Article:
Accessibility of Haut-Koenigsbourg castle

Haut-Koenigsbourg castle seen from the East - Jean-Luc Stadler - Haut-Koenigsbourg castle, Alsace, France

Parking

  • The site is surrounded by 150 free parking spaces, coach parks and 6 spaces reserved for the disabled. From the car park, access to the castle is via a 300 m earth path with a slight uphill slope.
  • The access to the castle from the car park is currently only by road, the forest paths are closed.

Access for people with reduced mobility

  • The outdoor areas, from the car park to the lower courtyard, are accessible to visitors in wheelchair, accompanied by their helper.
  • Access to the ticket office is via steps. It is inaccessible to unaccompanied people in wheelchairs.
  • The tour circuit includes 300 steps of different heights and orientations. The first staircase is located at the ticket control point.
  • White warning stripes mark the noses of the most difficult steps.
  • Numerous resting seats are available along the tour circuit.


Pushchairs

  • The tour includes 300 steps of different heights and orientations. Pushchairs are therefore not allowed. If you come with a toddler, we advise you to bring a baby carrier.


Animals

  • Access to the tour circuit is forbidden to pets except for guide dogs and assistance dogs.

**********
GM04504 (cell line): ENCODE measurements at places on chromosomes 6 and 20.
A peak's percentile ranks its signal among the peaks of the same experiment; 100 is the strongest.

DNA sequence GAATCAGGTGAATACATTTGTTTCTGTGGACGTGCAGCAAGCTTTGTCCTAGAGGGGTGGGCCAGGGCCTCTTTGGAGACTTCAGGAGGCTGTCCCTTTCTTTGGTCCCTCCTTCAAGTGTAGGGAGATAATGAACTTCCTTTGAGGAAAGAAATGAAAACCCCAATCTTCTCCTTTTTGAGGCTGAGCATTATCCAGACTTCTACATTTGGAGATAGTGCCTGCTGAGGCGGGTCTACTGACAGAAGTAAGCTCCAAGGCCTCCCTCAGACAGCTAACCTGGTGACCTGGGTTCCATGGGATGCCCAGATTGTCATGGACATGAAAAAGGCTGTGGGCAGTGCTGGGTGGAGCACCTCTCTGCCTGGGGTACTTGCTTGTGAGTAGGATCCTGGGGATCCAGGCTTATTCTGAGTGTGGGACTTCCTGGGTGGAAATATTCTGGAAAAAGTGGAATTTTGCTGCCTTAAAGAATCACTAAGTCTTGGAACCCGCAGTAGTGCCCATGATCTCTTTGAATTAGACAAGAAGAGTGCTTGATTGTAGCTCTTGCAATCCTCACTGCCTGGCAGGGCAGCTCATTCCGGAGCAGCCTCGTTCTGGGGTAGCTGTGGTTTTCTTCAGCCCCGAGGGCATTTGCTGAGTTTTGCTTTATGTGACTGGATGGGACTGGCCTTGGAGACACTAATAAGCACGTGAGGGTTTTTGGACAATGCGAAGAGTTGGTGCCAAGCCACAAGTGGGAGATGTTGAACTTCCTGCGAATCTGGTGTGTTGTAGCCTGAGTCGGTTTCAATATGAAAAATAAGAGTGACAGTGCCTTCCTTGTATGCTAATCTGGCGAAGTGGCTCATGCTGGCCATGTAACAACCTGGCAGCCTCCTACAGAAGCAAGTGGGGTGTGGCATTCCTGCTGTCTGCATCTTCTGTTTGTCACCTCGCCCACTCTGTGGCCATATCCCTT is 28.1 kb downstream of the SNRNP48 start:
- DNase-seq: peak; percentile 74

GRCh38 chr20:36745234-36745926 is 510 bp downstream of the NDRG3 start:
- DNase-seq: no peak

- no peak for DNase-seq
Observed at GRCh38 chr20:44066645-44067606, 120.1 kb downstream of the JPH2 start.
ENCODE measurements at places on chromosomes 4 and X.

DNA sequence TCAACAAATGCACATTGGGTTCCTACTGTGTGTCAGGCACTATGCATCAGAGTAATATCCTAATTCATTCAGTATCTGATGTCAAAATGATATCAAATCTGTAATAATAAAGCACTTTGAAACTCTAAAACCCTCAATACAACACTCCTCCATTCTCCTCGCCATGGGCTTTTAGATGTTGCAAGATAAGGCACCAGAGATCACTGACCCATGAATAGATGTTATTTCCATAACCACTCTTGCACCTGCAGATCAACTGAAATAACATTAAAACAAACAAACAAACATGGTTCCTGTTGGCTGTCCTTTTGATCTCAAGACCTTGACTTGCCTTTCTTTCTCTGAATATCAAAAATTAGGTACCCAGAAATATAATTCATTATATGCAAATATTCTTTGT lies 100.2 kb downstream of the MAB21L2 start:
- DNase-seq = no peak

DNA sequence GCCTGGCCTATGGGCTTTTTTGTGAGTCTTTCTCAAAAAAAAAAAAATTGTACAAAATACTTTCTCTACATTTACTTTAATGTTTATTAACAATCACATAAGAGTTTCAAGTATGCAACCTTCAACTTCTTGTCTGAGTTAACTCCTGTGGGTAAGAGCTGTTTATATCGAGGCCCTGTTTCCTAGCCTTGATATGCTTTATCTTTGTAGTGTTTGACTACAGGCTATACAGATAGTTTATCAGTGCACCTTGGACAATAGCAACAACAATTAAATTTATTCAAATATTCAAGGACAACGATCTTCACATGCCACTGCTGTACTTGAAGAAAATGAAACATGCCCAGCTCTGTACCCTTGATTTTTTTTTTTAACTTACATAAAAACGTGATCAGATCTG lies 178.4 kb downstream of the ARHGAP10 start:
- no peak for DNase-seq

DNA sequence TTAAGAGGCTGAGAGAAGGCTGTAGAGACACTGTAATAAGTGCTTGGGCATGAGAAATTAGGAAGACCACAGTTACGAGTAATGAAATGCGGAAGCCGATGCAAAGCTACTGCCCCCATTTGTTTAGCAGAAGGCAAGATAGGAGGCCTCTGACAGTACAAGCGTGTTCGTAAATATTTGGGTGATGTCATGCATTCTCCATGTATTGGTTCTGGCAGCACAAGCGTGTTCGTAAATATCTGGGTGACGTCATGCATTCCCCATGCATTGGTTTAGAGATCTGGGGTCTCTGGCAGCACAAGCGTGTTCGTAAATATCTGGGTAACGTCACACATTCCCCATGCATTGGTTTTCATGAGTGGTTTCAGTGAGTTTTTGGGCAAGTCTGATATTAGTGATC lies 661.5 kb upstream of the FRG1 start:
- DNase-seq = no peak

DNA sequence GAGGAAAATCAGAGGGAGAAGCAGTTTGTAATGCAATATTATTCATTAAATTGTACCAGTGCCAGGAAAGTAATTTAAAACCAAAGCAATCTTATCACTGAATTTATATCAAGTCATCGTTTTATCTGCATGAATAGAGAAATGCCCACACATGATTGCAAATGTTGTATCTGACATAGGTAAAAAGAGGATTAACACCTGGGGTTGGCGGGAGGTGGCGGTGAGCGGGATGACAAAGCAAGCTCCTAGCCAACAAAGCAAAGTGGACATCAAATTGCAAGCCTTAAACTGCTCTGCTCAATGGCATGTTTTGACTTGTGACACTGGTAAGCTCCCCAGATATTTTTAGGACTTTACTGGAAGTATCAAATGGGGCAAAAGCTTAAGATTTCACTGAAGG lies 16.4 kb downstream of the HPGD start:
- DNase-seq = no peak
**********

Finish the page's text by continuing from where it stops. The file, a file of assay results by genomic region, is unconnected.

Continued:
Haut-Koenigsbourg castle seen from the East - Jean-Luc Stadler - Haut-Koenigsbourg castle, Alsace, France

Eco-friendly action

Each visitor should be as free as the next to enjoy all the riches of the château. To make this vision a reality, an across-the-board policy involving all castle staff has been implemented. This touches on a wide range of fields and therefore directly involves various departments at the château. Everything from visitor reception services, staff training, physical and cultural accessibility issues at the château, marketing and publicity and pricing strategies are concerned. Even so, more improvements need to be made in these areas. Some strategies for improvements will be considered and developed as part of the programme of cultural events and the ongoing restoration work being carried out on the château. What's more, if it is to maintain both its innovative streak and its status as the example to follow in the field of accessibility, the château will now have to set off on a new course with the wholehearted adoption of the concept of 'universal design'.